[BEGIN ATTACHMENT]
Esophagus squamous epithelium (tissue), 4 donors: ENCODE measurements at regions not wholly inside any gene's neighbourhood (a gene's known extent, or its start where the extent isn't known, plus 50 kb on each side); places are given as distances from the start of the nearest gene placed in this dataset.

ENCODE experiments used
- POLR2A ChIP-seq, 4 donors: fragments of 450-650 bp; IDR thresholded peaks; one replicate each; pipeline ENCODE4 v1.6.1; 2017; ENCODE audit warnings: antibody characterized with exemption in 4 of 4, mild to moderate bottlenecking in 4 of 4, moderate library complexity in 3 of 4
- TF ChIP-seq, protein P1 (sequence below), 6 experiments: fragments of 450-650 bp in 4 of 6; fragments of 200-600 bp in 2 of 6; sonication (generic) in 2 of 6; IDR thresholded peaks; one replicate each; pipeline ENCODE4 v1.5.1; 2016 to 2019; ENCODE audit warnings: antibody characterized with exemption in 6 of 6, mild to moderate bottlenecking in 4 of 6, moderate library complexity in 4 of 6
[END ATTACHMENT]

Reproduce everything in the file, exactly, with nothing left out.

Esophagus squamous epithelium (tissue), 4 donors: ENCODE measurements at regions not wholly inside any gene's neighbourhood (a gene's known extent, or its start where the extent isn't known, plus 50 kb on each side); places are given as distances from the start of the nearest gene placed in this dataset.

ENCODE experiments used
- POLR2A ChIP-seq, 4 donors: fragments of 450-650 bp; IDR thresholded peaks; one replicate each; pipeline ENCODE4 v1.6.1; 2017; ENCODE audit warnings: antibody characterized with exemption in 4 of 4, mild to moderate bottlenecking in 4 of 4, moderate library complexity in 3 of 4
- TF ChIP-seq, protein P1 (sequence below), 6 experiments: fragments of 450-650 bp in 4 of 6; fragments of 200-600 bp in 2 of 6; sonication (generic) in 2 of 6; IDR thresholded peaks; one replicate each; pipeline ENCODE4 v1.5.1; 2016 to 2019; ENCODE audit warnings: antibody characterized with exemption in 6 of 6, mild to moderate bottlenecking in 4 of 6, moderate library complexity in 4 of 6